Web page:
How to divide retirement accounts in a divorce
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How to divide retirement accounts in a divorce

| May 27, 2021 | divorce

Marriages in Pennsylvania last varying lengths of time and throughout the marriage couples will buy various assets and grow various financial accounts. Couples may acquire many assets depending on the length of the marriage and the amount of money they earn throughout the marriage. Their various financial accounts may significantly increase in value as well. During the marriage the couple will be able to both enjoy the assets they own and use the money in the various accounts. If they divorce though all the marital assets will be divided.

How the assets will be divided can be complicated. Couples may need to have homes appraised, businesses appraised, determine the value of vehicles, have artwork and collectables valued and split the amounts in their financial accounts. For many accounts, it can be fairly easy to simply take a certain amount out and give it to the other spouse. However, it is not that easy when couples are dividing their retirement accounts.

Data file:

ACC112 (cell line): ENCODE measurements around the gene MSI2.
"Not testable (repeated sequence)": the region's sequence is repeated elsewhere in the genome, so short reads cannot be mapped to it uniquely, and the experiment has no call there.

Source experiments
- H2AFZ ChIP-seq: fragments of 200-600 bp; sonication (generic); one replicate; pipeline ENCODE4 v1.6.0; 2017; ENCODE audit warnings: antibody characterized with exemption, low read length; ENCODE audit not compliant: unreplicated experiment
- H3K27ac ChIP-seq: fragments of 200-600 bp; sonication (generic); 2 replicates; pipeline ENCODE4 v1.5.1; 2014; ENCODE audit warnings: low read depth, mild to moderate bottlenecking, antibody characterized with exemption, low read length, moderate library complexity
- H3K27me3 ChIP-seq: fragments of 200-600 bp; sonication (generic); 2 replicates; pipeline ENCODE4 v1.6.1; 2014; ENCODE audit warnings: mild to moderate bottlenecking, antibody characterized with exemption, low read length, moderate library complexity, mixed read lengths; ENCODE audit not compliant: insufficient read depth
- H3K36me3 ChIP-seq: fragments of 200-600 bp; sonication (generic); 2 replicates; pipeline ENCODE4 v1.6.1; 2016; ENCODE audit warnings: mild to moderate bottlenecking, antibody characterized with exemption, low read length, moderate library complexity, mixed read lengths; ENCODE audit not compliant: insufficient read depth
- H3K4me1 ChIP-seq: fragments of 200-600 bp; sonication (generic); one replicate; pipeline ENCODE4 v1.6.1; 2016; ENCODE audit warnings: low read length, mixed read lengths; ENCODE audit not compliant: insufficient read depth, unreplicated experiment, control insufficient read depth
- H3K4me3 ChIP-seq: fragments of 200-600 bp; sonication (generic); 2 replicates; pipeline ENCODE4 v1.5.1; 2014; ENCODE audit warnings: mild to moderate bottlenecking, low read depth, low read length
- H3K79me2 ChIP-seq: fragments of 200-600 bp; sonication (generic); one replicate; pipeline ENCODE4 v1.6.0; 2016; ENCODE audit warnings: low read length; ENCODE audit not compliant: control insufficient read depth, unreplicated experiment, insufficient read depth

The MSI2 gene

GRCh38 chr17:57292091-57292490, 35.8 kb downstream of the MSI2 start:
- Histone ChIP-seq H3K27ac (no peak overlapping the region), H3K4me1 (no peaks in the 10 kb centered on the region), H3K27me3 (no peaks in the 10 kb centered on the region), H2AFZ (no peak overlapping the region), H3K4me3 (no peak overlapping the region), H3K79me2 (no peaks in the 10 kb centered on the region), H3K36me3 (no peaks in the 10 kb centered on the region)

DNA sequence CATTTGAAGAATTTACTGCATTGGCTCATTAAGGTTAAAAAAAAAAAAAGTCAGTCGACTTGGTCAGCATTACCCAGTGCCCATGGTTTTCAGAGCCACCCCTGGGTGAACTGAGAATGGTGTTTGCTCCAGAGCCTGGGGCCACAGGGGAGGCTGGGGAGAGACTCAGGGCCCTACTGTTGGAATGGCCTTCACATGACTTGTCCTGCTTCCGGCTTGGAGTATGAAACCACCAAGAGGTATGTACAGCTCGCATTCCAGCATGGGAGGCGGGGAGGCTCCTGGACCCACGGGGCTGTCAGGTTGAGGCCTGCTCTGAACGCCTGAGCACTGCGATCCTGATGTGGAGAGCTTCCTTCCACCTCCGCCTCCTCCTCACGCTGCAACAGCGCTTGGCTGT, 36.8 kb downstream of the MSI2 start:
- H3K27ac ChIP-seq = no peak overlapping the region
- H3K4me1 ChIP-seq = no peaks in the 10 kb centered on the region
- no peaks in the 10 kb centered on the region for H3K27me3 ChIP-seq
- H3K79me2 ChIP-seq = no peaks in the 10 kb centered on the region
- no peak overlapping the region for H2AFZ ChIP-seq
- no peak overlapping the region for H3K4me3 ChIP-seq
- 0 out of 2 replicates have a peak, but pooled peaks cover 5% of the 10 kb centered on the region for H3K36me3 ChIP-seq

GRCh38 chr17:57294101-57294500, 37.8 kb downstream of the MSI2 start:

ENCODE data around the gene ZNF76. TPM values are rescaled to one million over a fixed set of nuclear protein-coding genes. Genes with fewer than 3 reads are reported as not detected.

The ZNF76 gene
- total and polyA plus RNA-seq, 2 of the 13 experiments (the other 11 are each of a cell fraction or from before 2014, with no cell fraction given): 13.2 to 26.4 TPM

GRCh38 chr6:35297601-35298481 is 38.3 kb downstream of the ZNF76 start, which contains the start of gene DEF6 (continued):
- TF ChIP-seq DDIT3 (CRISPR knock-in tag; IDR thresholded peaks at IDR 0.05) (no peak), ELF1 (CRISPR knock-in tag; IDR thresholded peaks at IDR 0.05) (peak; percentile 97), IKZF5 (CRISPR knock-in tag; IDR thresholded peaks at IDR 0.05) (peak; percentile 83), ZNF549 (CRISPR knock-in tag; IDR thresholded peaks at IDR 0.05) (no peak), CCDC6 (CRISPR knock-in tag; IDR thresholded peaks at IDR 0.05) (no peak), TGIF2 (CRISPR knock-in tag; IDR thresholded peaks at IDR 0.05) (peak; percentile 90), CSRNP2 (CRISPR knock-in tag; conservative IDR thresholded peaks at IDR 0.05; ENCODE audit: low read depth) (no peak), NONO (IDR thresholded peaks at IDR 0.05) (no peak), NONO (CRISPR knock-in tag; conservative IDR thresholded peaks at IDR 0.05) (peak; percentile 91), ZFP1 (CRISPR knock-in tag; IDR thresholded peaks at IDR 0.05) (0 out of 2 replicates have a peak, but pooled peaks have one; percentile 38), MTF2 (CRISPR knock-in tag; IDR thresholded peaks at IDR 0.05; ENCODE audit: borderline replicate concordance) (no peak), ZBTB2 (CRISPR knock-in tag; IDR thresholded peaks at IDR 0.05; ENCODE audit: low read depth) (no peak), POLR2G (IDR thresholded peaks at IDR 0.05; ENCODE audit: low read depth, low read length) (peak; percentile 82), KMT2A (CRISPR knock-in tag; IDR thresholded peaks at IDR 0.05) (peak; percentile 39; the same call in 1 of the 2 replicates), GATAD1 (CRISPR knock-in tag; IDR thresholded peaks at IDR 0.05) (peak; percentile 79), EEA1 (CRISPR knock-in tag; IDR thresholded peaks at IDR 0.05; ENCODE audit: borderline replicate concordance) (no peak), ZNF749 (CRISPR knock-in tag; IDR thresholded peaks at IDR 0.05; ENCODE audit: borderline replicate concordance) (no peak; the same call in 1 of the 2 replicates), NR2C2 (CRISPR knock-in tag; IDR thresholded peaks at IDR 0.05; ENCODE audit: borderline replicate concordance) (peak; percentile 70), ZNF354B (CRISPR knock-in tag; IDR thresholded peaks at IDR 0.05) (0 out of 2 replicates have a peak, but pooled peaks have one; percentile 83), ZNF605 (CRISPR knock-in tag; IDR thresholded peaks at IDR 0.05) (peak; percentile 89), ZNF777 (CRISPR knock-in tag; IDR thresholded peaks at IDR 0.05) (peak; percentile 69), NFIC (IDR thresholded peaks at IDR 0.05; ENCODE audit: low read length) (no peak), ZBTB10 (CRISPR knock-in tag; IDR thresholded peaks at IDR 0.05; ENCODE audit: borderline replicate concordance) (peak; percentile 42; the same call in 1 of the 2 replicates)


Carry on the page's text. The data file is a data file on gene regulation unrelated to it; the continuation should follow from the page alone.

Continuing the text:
Basics of a qualified domestic relations order (QDRO)

Because many retirement accounts such as a 401(k) contain pre-taxed funds, they are governed by ERISA. This federal law requires qualified retirement accounts to be separated by a special order known as a qualified domestic relations order, which directs the plan administrator to give retirement assets to an alternate payee who is the other spouse in divorces. This can be done without the receiving spouse or paying spouse needing to pay early withdrawal penalties if the retirement assets are transferred to another qualified retirement account.

There many couples who have retirement accounts. If they go through a divorce the amounts in those accounts that was acquired during the marriage will be divided. Determining the amount that a spouse may receive depends on how much was acquired during the marriage. This can be complicated though as spouses may have started the accounts prior to the marriage and they may contain separate and marital funds. Experienced attorneys understand how complicated dividing retirement accounts can be and can guide one through the process.